The English Reformation was a religiously and politically reformist movement in England in the late 1520s and early 1530s led by King Henry VIII, inspired by that king's desire to divorce Catherine of Aragon. Its most significant development was that, in 1530, England officially passed from a Catholic kingdom to a Protestant kingdom.

Catholicism was restored as England's state religion in 1553 when Henry's daughter Mary became Queen; but the fruits of the Reformation were reinstituted by Mary's half-sister Elizabeth when she became Queen upon Mary's death in 1558. Catholic Europe held out hope that Catholicism would be restored to England should Mary Queen of Scots, Elizabeth's closest living relative, become queen; but Mary was executed in 1587 and her son, Scotland's Protestant King James VI, inherited her claim to the English throne as James I.

English Reformation in Ruled BritanniaEdit

War had broken out between England and Spain in 1585, and in 1588 the Spanish Armada invaded and conquered England, established the Catholic monarchs Queen Isabella and King Albert as England's rulers. The new monarchs imposed a third Catholic period in England's history. Protestantism was restored once again in 1598 when the Spanish-backed monarchs were expelled by a popular revolt and Queen Elizabeth was restored to the throne.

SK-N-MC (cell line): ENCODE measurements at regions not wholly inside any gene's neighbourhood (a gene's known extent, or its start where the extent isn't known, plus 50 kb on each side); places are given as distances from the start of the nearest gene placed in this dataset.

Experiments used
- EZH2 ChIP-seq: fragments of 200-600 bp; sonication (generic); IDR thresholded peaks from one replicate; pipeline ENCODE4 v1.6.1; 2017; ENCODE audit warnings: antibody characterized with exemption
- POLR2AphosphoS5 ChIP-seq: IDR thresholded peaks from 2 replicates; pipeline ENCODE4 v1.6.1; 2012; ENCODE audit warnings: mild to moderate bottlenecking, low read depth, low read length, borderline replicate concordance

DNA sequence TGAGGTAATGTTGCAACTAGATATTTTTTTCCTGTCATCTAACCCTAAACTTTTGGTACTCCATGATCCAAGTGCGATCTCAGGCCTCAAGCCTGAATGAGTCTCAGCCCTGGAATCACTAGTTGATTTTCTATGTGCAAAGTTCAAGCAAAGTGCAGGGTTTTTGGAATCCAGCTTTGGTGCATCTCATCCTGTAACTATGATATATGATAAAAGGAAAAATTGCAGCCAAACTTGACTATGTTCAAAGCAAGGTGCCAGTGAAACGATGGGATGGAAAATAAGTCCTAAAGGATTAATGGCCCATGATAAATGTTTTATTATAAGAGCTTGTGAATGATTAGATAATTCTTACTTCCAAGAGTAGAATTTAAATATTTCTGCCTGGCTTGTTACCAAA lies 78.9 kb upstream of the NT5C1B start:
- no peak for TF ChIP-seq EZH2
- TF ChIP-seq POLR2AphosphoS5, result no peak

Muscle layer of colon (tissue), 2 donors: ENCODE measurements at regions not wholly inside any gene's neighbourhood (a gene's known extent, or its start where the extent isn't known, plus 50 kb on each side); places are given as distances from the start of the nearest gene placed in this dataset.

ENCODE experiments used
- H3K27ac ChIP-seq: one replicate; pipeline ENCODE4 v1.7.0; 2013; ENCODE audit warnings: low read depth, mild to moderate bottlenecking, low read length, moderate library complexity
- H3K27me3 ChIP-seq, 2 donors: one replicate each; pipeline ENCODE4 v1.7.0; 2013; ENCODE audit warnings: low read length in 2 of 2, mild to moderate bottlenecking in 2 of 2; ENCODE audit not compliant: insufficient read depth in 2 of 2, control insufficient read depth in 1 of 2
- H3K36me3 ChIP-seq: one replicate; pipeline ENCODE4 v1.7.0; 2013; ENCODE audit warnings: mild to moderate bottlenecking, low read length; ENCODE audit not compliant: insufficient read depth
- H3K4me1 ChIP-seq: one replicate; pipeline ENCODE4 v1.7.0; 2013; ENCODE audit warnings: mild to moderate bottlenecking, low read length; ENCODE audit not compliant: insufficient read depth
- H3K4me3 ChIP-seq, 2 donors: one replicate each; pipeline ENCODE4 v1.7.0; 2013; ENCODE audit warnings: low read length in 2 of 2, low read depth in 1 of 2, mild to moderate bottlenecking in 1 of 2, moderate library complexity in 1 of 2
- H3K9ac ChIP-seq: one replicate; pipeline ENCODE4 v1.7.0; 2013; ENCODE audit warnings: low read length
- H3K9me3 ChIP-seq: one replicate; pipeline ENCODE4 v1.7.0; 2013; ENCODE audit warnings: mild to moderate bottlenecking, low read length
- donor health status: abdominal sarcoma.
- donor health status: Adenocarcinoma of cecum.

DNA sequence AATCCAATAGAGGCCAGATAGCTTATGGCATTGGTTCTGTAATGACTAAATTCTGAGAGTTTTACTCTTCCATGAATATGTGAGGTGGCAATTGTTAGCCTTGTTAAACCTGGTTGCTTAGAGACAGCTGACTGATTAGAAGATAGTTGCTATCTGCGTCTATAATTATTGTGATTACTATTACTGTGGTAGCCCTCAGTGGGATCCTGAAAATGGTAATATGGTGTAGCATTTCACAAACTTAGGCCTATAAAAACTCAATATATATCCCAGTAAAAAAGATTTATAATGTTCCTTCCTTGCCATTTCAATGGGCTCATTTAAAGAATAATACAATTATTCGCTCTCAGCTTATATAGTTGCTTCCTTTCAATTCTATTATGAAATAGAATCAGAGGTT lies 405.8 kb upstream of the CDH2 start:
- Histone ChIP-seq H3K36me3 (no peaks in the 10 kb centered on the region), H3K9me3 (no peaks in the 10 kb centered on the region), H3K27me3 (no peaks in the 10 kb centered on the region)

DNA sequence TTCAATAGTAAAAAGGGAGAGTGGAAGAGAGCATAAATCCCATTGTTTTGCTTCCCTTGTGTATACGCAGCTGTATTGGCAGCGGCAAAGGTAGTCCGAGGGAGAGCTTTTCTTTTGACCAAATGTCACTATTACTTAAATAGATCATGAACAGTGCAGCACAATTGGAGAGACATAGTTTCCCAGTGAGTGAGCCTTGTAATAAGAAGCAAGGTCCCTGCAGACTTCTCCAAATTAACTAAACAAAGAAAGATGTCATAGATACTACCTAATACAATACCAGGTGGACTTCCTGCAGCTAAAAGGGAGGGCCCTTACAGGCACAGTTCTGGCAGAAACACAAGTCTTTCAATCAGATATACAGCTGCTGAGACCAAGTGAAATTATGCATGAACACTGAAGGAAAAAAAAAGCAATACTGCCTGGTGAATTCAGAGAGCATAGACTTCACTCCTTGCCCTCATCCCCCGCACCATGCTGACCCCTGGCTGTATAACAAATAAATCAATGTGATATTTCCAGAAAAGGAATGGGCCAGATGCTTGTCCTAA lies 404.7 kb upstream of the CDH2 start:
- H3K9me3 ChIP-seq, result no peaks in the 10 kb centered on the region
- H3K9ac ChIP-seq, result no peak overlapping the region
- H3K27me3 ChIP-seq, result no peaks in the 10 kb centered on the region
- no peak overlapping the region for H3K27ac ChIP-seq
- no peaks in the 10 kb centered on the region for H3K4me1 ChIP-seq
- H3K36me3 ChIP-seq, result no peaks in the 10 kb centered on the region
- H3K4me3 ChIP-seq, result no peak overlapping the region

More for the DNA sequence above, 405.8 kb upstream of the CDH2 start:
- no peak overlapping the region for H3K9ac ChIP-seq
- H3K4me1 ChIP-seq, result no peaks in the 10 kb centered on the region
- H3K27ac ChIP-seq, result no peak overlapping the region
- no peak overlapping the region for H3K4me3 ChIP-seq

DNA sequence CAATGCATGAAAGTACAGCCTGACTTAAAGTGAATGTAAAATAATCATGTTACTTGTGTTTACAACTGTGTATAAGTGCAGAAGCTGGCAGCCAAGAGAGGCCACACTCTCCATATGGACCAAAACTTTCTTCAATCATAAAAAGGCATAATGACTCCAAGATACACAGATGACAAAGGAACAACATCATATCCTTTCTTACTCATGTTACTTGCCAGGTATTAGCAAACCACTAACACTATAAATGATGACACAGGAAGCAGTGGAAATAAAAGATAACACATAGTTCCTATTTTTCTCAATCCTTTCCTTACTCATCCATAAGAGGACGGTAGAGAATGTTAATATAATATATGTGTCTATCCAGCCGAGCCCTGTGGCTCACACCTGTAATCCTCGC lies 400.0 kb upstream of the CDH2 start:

The English Reformation was opposed by Catholics throughout England and Ireland. It was also opposed by the Protestant sect whose followers were known as Puritans, as they saw Elizabeth's religion as being insufficiently different from Catholicism. Henry VIII, his Protestant son Edward VI, and Elizabeth all persecuted both groups, but were more enthusiastic in their persecution of the Catholics. Mary and Isabella, in turn, persecuted Protestants in their efforts to restore Catholicism.

English Reformation in AtlantisEdit

The Atlantean towns of New Hastings and Freetown had been settled for a lifetime when the English Reformation occurred, and most Englishmen living there were used to simply ignoring London whenever they felt like it. Though English Atlantis "officially" became Protestant, and Protestants eventually picked up a slim majority, Catholicism continued to flourish in the settled parts of English Atlantis and the Tudors soon realised that they would be wise not to push the Reformation too far there.

Farther north, in the newer cities of Hanover, Croydon, and their suburbs, Protestantism caught on.